King Neptune (pirates run up mast)Then I lose him. Your correspondent says he was in the story department, and this may be where he stopped animating and went to that department, although I don’t seem to have anything on him there. Then, for some reason, I pick him up in 1937, animating again in Woodland Cafe (dancing snails, grasshoppers, and beetle couple). At any rate, the draft says “Byrne”; maybe this was a different Byrne. I hope this is some helpIf you’re thinking about posting this exchange, I should clarify something that could lead to a misunderstanding. I made a reference to a 1931 cartoon called The Cat’s Nightmare. This is the film that appears in most filmographies as The Cat’s Out. When Russell and I were working on the Silly Symphony book, we found that The Cat’s Out was the working title, and the company still has a vault print carrying that title, but after that the weight of evidence points to The Cat’s Nightmare. As you know, it was copyrighted as The Cat’s Nightmare, and we found that Columbia distribution correspondence invariably referred to it by that title — suggesting that that was the title that appeared onscreen in theatrical showings. In the company’s TV index, the card for that cartoon has Out crossed out and Nightmare substituted. So we went with Nightmare, and that’s the title I automatically come up with.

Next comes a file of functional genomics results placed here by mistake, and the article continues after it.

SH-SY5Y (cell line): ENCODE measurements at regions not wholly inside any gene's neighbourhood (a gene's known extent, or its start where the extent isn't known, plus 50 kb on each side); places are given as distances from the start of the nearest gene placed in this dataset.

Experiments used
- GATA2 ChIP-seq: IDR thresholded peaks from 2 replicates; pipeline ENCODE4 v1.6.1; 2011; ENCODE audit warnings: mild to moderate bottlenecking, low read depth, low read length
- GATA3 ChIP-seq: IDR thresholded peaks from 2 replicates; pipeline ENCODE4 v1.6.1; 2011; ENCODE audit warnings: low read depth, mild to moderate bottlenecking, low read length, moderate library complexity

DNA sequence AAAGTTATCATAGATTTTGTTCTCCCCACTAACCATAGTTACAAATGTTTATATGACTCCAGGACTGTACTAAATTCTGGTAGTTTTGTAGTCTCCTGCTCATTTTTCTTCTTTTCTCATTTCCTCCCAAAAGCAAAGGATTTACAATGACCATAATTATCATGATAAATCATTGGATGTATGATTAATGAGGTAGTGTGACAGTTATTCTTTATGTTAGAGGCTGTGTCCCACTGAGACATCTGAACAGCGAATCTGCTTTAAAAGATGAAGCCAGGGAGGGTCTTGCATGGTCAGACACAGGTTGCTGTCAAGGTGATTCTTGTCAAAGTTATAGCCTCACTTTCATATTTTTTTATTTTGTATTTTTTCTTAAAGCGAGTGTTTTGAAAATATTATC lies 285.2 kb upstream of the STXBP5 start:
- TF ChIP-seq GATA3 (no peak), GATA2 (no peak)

I asked JB about his forthcoming SILLY SYMPHONIES book. Where is it? Who’s publishing it? His reply:
The Silly Symphony book, thanks for asking, is — as we’ve been saying for many years now — almost finished. I don’t entirely know why, but this one has had a much more difficult journey than Walt in Wonderland. At any rate, although I can’t swear to it, I think we’re in the final stages now and the book should be out in October. Like the other one, it’s to be launched at Le Giornate del Cinema Muto in Italy. (Of course the Symphonies are sound films, but the book is published by the same people who run the festival and who published Walt in Wonderland, and we’re making the point that the Symphonies extended the aesthetic of silent films — images combined with music — clear through the 1930s.) If there are further changes in the plan, I’ll keep you posted.